I find comfort in Margo Price‘s scorching songwriting. Her ability to cut through the bullshit with her songs just strikes a chord with me.
Her latest album, “That’s How Rumors Get Started,” is a steady hand at the helm in the stormy seas that we find ourselves in 2020. Released July 10 on Loma Vista her third album takes listeners on a personal pilgrimage across 10 blazing rock ‘n’ roll tracks.
Co-produced by her former bandmate and fellow Philadelphia Folk Festival alumni Sturgill Simpson, the songs have a gritty, bluesy sound that would fit in at the festival’s Thursday night boot-stompin’ camp stage concert.
She comes right out with a retro-flavored southern rock sound with “Letting Me Down.” You can hear the production and Simpson’s work with the harmonized chorus and the vibrant guitar solo. Her dynamic voice sounds crisp and strong on this track as it does throughout the entire album.
Price is looking back as much as she is progressing forward on “Twinkle, Twinkle.” There aren’t enough blurred out retro Instagram filters that can be applied to make her long for past on the ruthless track which is aided by her husband and guitarist Jeremy Ivey.
Simpson and Price create rich production on this album and it shines on “Stone Me.” On the track, Price acknowledges the hard road she had to walk to get where she’s at and isn’t afraid to admit that “Sobriety is a hell of a drug.”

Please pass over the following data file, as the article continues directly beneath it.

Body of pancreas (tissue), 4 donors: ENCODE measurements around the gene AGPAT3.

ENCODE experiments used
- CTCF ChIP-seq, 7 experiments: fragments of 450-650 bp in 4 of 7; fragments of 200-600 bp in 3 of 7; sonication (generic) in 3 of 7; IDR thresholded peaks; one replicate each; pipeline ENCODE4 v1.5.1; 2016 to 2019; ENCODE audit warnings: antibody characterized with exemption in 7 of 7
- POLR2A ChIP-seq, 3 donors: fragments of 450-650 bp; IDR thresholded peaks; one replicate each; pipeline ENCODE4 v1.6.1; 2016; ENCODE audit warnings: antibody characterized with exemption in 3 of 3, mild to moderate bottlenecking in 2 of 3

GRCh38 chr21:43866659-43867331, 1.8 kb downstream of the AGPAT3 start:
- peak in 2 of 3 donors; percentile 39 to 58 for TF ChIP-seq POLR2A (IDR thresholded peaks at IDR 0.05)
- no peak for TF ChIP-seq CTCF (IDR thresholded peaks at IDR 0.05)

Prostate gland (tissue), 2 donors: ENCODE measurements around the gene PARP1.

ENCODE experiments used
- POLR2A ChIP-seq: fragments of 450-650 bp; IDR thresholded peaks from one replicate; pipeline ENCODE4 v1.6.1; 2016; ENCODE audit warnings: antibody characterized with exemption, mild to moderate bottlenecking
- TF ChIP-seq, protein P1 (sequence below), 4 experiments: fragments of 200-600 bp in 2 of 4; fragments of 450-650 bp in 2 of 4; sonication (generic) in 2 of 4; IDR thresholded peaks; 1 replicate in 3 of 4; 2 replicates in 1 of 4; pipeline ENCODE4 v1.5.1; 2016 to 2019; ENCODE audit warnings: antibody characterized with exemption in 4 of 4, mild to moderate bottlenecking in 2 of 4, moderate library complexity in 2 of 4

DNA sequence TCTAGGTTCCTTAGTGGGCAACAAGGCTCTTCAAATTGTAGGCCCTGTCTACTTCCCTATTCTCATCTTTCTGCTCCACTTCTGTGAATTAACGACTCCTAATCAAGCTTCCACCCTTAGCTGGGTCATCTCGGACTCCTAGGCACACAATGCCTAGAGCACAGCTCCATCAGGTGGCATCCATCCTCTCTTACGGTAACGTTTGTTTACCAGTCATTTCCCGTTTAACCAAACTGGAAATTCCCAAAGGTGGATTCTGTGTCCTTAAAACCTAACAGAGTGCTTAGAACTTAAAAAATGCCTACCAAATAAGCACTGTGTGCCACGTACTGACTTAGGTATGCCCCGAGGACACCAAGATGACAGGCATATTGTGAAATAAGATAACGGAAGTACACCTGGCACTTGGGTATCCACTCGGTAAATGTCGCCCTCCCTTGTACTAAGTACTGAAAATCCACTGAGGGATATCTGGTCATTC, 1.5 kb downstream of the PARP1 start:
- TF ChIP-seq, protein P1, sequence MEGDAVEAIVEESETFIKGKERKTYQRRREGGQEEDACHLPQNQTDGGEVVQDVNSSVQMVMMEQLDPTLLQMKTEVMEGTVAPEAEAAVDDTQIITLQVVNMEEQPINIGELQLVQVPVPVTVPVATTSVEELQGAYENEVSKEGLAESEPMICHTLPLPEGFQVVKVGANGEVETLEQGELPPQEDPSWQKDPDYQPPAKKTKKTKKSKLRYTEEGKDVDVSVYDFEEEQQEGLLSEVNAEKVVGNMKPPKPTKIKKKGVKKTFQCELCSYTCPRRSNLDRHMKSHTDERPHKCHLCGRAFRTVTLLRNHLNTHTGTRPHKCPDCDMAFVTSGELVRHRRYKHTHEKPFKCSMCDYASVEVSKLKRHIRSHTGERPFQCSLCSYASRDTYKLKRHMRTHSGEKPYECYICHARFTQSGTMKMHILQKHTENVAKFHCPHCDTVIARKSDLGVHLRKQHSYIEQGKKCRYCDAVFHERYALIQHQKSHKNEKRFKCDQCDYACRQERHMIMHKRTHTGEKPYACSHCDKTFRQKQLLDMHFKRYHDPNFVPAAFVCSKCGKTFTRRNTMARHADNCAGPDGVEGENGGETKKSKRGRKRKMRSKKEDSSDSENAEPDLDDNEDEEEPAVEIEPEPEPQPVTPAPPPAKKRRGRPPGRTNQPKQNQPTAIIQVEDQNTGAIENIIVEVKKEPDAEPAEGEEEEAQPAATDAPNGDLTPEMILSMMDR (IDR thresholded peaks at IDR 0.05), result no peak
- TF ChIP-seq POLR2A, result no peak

The song features Benmont Tench from Tom Petty and the Heartbreakers who joins the band assembled for this album, which also includes guitarist Matt Sweeney from Zwan. They recorded this, her debut on Loma Vista records, at EastWest Studios in Los Angeles.
Price and Ivey borrow from their former Nashville-based rock band Buffalo Clover for “Hey Child,” which the singer turns into an empowering anthem.
“Heartless Mind” is a driving song with a psychedelic twin guitar solo. The entire album is littered with striking lines like “How could this ever turn out well? Blind man playing William Tell.”
That songwriting is only matched by her captivating vocal range on “What Happened To Our Love.” It’s a biting track that also features Tench and asks all the right questions without filtering them for the subject’s benefit.
The closest thing to a country song on the album is the gospel-laced “Prisoner Of The Highway,” which happens to be my favorite track. It’s the first one that I would recommend readers of The High Note or anyone asking for a stand-out song; although it’s tough to choose just one on this album.
The closing track, “I’d Die For You,” is a showstopper. It focuses on Price’s voice as the lead instrument and then backs it with modest percussion and guitars.
Throughout “That’s How Rumors Get Started,” Margo Price proudly steps into the spotlight and shines as a rock ‘n’ roll musician. Unafraid of labels or genres, the singer-songwriter makes the music conform for her unique brand of unabashed storytelling for a compelling record.
See Margo Price perform two live-streamed concerts Wednesday, Sept. 9 and Thursday, Sept. 10, from Brooklyn Bowl in Nashville, Tennessee via fans.com.